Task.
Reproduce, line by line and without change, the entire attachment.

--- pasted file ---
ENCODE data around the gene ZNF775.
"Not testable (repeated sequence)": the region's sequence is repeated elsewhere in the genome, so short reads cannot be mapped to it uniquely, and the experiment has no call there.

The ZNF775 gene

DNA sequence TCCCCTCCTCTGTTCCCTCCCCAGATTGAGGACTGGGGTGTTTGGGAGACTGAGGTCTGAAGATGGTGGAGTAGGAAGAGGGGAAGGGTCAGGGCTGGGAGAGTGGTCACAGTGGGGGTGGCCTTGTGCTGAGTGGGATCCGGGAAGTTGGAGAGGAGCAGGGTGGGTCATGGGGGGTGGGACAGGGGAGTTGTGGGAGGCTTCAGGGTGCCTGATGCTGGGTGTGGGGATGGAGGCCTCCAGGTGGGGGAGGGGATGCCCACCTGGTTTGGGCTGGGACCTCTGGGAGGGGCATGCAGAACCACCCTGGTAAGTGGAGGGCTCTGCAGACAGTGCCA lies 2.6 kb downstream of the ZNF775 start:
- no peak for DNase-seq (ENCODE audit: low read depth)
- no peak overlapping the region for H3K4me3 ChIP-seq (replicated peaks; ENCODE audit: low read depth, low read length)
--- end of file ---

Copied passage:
ENCODE data around the gene ZNF775.
"Not testable (repeated sequence)": the region's sequence is repeated elsewhere in the genome, so short reads cannot be mapped to it uniquely, and the experiment has no call there.

The ZNF775 gene

DNA sequence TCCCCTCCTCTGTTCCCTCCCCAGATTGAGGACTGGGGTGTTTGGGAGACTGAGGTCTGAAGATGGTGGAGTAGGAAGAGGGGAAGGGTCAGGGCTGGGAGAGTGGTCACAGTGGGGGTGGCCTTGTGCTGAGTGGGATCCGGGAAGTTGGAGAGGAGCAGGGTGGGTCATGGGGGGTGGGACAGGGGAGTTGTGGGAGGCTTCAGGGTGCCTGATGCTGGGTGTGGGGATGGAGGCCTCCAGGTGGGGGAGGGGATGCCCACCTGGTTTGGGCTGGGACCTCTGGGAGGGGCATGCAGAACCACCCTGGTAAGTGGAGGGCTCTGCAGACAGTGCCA lies 2.6 kb downstream of the ZNF775 start:
- no peak for DNase-seq (ENCODE audit: low read depth)
- no peak overlapping the region for H3K4me3 ChIP-seq (replicated peaks; ENCODE audit: low read depth, low read length)